This is an uncommon plate type, with the plate frame helping to conceal its identity.  Bruce Bufalini spotted this personalized St. Charles Borromeo Seminary plate.  This is the first plate spotted without the sticker box.  The facility is located in Wynnewood, PA.  According to plate check, there are only 13 serial numbered plates registered.


Check out this week's Vanity Page for more images.


This is a new Mass Transit high spotted by Bill Young.  This series has been using the map outline since back in the mid-48000 series.

Click this Mass Transit History link to see 1st and 2nd generation plates.




This is a 1965 Press Photographer base with a 66 sticker.  Note the presence of the keystone separator, not a usual part of a PP plate.  It was photographed by Jordan Irazabal at a 2021 Tim Gierschick gathering.  If the actual plate owner comes forward, I'll credit you also.


Beginning in 1924, Passenger plates reached the 6-digit limit and began to use an alpha-numeric series.  Such plates started at A-1 to A-9, then A-10 to A-99, eventually reaching A99-999, then the to the B-series followed by the C-series as shown here.  Each alpha series was completed before advancing to the next letter.  By 1926 Passenger plates had extended into the C-series as shown here.  This series reached C78-216 or higher.  This beauty was a John Willard / John Anshant plate seen at a recent ALPCA meet.


Much like the plate above, here is another low number plate from the 1930 Passenger alpha-numeric E-series.  Also by 1930 the number of auto registrations resulted in as many as six more alpha-numeric series.  This 6-inch by 10-inch gem was a John Willard / John Anshant plate seen at a recent ALPCA meet.


This is a pair of 1933 Passenger plates.  The far left plate is part of Format 2 which ran from A to Z9999.  Some plates that year had the legend reversed such as this plate.  The other shorty plate is part of Format 3 which includes 0A to 9Z999.  This plate has the normal legend.  The far left plate photo is from Tim Gierschick, the 1B is a John Willard / John Anshant plate seen at a recent ALPCA meet.


Same plate, before and after, some like the appearance of the aged patina surface, it's also nice to see what this plate looked like when it was new.  This is a Tim Gierschick 1921 Tractor plate, part of a series from E1 to E4-163, with all plates believed to measure 6 inches by 16 inches.


Compare these two rare 1917 Trailer plates.  The T494 plate was recently acquired by Clayton Moore.  When compared to a photo of another 1917 Trailer plate belonging to John Willard, there is a noticeable difference in sizes, the T715 plate is known to be 6" x 16". CORRECTION, THE T494 WAS CONFIRMED BY THE OWNER TO MEASURE 14".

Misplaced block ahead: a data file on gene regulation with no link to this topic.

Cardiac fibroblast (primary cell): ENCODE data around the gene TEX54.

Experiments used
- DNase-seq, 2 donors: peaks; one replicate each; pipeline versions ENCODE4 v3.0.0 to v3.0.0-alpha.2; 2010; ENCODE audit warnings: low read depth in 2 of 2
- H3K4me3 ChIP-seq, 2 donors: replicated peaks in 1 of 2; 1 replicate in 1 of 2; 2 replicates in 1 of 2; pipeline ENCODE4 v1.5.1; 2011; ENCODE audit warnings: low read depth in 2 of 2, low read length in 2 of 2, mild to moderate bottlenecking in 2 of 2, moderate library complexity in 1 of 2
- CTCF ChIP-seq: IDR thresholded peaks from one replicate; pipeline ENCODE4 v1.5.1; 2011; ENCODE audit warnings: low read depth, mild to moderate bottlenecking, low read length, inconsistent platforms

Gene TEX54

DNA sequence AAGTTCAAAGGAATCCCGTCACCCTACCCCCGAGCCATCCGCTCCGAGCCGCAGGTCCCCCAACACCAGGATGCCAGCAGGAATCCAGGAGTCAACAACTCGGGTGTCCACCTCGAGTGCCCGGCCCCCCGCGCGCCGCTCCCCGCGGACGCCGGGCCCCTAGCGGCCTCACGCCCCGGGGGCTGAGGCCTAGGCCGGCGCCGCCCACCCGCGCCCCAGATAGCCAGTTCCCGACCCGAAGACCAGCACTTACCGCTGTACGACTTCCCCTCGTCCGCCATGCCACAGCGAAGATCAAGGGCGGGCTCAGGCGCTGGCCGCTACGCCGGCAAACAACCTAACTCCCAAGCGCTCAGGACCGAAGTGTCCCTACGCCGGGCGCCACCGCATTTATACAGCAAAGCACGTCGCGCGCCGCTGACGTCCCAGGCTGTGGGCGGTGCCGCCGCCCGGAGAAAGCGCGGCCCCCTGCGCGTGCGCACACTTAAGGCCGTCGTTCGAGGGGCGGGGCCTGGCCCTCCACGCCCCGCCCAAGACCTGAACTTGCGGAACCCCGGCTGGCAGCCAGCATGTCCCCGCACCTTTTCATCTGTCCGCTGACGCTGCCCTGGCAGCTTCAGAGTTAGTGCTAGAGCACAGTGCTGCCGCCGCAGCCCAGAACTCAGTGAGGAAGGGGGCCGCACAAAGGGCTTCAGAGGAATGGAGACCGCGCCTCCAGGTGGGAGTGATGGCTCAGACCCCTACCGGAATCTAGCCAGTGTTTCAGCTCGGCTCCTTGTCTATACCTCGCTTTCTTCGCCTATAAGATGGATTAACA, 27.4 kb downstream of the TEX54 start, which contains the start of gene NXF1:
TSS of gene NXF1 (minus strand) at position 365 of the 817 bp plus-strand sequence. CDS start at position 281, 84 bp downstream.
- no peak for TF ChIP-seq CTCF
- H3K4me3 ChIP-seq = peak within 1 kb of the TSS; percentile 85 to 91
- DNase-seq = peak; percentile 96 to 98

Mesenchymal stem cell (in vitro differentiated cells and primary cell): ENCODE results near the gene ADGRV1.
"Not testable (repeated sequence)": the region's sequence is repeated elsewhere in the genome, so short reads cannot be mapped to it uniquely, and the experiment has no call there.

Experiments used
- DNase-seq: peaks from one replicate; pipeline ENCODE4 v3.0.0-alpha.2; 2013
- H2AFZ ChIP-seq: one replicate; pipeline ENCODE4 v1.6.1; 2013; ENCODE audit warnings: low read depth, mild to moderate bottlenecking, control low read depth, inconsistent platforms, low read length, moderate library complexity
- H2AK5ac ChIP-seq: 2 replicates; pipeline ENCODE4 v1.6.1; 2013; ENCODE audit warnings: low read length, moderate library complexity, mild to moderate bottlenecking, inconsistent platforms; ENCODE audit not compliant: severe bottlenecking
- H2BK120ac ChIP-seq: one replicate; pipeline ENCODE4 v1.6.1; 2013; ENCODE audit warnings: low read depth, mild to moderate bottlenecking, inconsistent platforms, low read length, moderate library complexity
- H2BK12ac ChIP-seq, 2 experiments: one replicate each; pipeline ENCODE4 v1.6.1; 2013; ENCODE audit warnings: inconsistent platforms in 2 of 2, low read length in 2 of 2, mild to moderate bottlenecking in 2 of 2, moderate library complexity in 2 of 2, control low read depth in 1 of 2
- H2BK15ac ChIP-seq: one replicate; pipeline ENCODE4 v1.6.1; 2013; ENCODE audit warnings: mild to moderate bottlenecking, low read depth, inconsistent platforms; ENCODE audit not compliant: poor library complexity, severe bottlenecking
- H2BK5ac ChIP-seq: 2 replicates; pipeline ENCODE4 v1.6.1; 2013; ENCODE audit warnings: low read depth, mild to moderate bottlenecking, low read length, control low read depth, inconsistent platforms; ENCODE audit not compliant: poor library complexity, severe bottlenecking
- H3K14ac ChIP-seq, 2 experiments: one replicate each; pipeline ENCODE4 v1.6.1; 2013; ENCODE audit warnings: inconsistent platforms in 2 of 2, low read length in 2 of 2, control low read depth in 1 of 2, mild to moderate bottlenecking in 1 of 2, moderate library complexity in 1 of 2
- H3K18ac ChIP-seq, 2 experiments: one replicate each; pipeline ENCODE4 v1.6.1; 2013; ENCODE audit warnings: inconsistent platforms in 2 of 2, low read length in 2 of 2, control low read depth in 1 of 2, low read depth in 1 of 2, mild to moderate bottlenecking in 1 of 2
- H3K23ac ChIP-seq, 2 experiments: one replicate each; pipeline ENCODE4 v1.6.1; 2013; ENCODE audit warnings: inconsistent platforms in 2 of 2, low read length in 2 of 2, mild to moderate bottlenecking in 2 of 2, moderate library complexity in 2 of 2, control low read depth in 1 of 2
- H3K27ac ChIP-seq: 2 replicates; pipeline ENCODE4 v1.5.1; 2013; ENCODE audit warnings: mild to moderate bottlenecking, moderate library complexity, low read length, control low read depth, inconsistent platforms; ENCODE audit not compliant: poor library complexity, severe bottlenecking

Are there any other '17 Trailer images or plates out there?



6/12/2022 Posting

This first-of-its-kind Presidential Service Badge was recently spotted by Jordan Irazabal.  He actually spotted the plate twice but was unable to get the photo the first time.  Should clarify that this is the first serial numbered plate spotted, previously a personalized was spotted. What is such a badge?  Wiki states that the Presidential Service Badge is an identification badge of the United States Armed Forces which is awarded to members of the U.S. Army, U.S. Navy, U.S. Air Force, U.S. Space Force, U.S. Marine Corps, and U.S. Coast Guard as well as other members of the Uniformed Services, such as the U.S. National Oceanic and Atmospheric Administration Commissioned Corps and the U.S. Public Health Service Commissioned Corps, who serve as full-time military staff to the President of the United States.


Here's another very rare type.  While PA State Senator plates are seldom spotted, this is the first tag to be seen with the map outline.  This excellent photo is thanks to Bill Young.  With 50 senatorial districts, such plates could run from PA1 to PA50 and 1PA to 50PA for a second vehicle; however many senators choose not to use such plates.


At first glance, one might take this for a Pittsburgh Penguins plate with a U.S. Army sticker.  Actually it's a new high U.S. Army (Active Duty) plate spotted by Bruce Bufalini.  Quite a jump — previous high was 00068A/D.   I'm no fan of frames.


Here's the latest high Repair Towing plate image thanks to Bill Young.  Remember when these were called Repair Service /Towing or Rep Ser / Towing?



Here's the latest reported Truck high plate, thanks to Bill Young.  After the previous series reached ZTZ-9999, the next plate was ZVA-0000, no ZU-prefix plates were issued.  Vowels are not generally used in position 2 of serial numbers.


Pretty sure this is a personalized Antique Vehicle plate.  Note that the plate actually reads X, letter 'O', number zero, 1.  In PA letters are slightly smaller than numbers.  In addition, there is no AA00 serial formats on this base.  Photo credit goes to Mike Alfonse.


At the end of 2020, PA had more than 8,152,000 vehicles registered.  Of that number, some 252,000 had personalized or vanity plates.  Such plates are available in a variety of alpha-numeric combinations of 1 to 7 characters as shown here, as well as most, but not all, plate types.  See this week's Vanity Page for more images.  Thanks to Arthur Levine, my photo, Nick Tsilakis and Grant MacKenzie for the images shown here.